Tuesday, March 23, 2010

Compellent - TRASH THE SAME OLD SAN.

Here's a viral idea BD'M created for Compellent to allow IT managers to work out their angst over outdated data storage technologies.

Have some fun.  Trash the SAN!

Compellent - TRASH THE SAME OLD SAN.

Posted using ShareThis

Thursday, March 18, 2010

How Games Can Help Us Solve the World's Biggest Problems

Check out this SlideShare Presentation: Thought provoking presentation by Jane McGonigal about how the skills acquired by gamers can be applied to solving the epic problems the world is facing.

Wednesday, March 17, 2010

Finding a brand's emotional truth.

I had been scratching my head this past year wondering why Bud Light was touting "drinkability" as its new brand positioning.  It's an odd word for a beer, somehow very powerpointy.  This week the answer came into the light:  consultants.  According to Advertising Age, "drinkability" was the output of a consulting group hired by Anheuser-Busch.  

I fully embrace the clarifying power of one-word brand equities.  However, some strategic language should stay in the brand bullseye and not become the creative expression.   At least Coors Light bills itself as "refreshing", a word that makes me thirsty for a beer.

The consultant's explanation is that all brands need to be underpinned by an emotional and rational appeal, and that relying solely on an emotional message runs the risk of being replicated by competition.  That may be true in many categories, but I'm not sure this is true with beer.  And it is certainly not true if you take the time to peel back the layers of the brand to reveal its essential emotional truth – something that cannot be replicated.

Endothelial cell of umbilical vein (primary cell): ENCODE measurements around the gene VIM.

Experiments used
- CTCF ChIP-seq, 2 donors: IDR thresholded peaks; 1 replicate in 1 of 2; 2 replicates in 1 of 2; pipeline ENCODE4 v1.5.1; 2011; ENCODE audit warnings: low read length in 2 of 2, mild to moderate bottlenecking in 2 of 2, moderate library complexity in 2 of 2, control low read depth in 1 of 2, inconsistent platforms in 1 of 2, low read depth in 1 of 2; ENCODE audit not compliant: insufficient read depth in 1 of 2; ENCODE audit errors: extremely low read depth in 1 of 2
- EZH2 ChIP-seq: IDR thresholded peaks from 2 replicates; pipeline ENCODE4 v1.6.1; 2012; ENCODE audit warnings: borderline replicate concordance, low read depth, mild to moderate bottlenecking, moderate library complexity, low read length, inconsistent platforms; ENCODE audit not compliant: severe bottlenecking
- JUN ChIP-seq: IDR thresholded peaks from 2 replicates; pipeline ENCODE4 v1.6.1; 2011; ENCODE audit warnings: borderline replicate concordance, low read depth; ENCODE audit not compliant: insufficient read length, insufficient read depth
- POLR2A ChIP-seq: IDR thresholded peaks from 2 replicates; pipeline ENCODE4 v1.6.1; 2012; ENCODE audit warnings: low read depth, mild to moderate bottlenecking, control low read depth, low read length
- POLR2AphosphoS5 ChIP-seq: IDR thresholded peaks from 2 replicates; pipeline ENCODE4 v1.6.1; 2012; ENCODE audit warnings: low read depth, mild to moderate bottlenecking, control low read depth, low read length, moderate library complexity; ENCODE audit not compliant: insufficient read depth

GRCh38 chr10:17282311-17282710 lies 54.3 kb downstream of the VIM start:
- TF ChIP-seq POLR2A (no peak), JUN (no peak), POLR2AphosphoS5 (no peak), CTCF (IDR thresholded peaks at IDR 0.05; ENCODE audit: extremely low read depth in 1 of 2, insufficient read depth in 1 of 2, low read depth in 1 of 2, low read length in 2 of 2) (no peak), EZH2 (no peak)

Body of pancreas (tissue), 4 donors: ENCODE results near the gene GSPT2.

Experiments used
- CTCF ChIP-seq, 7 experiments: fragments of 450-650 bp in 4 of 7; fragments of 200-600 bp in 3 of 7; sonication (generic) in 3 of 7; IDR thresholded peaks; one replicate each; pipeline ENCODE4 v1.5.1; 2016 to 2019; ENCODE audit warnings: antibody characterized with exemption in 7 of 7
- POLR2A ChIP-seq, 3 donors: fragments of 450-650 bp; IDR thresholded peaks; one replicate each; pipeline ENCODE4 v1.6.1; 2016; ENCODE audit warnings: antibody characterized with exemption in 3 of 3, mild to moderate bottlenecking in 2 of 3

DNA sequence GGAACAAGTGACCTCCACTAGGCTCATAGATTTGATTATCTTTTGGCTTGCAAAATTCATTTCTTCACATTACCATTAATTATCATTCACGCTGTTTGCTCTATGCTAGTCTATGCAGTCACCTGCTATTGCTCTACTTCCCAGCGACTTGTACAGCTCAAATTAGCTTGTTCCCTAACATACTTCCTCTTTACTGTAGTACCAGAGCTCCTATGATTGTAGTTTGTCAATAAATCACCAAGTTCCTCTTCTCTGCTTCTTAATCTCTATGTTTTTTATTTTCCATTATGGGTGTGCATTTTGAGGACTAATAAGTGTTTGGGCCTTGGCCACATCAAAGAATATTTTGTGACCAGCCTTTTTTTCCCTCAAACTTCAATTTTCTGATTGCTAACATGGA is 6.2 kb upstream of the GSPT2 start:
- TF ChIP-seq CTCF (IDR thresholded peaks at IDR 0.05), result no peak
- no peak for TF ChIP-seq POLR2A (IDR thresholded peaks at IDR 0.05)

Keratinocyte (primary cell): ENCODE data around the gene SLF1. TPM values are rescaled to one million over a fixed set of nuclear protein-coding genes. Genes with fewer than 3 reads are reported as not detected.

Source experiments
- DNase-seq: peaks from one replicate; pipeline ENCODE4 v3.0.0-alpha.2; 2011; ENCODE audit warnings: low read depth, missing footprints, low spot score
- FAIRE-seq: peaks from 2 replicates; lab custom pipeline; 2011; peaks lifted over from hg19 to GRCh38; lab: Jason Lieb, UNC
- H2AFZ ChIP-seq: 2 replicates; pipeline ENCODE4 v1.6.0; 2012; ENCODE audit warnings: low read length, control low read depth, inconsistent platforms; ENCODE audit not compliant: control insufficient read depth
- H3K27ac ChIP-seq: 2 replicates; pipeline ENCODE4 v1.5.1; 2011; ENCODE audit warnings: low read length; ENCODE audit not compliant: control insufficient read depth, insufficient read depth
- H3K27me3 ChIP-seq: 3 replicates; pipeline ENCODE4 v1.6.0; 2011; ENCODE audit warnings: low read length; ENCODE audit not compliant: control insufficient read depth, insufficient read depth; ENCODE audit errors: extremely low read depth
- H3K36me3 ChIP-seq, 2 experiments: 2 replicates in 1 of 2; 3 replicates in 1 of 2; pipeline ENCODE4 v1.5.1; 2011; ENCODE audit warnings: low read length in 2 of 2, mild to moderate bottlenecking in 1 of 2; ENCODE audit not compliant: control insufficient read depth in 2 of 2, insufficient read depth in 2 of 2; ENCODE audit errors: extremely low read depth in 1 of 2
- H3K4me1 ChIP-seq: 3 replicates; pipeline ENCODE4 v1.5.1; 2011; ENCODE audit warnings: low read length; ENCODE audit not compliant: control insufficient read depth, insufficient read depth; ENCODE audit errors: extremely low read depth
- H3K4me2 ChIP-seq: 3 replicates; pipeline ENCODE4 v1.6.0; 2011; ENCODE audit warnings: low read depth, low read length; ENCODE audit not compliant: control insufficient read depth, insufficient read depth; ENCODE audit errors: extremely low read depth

Witness Dos Equis.  The campaign featuring "The most interesting man in the world" is purely emotional.  It taps into powerful archetypes and storytelling.  The campaign has contributed to double-digit sales growth.

So next time you're in a bar, you can order a beer that is drinkable, or a beer that makes you interesting.  Enough said.

Monday, March 15, 2010

ING Cafes - the Starbucks of banks.

I stumbled upon an ING Cafe in Philadelphia last week and was struck by the brilliance of the bank's decision to reach customers in such a unique way and give the bank a tangible personality.

I've since learned there are seven ING Cafes across the country, each a fully functioning coffee shop and retail bank.  In addition to a latte, customers can choose to speak with an ING representative about opening a checking account.  But if you simply want to kick back with a cup of coffee and tweet to your heart's content, the ING bankers will stay in Barista mode.

These Cafes are a savvy way to feed social media and boost the bank's Google results, which include restaurant reviews in Yelp and New Yorker Magazine – a media context in which a bank is seldom mentioned.  

The ING Cafes seem to be inspired by the successful Jyske Bank case study I've highlighted in previous posts.

While advertising is certainly a proven way to build a strong brand image, first-hand experiences are unparalleled in their ability to turn perceptions into deeply held beliefs.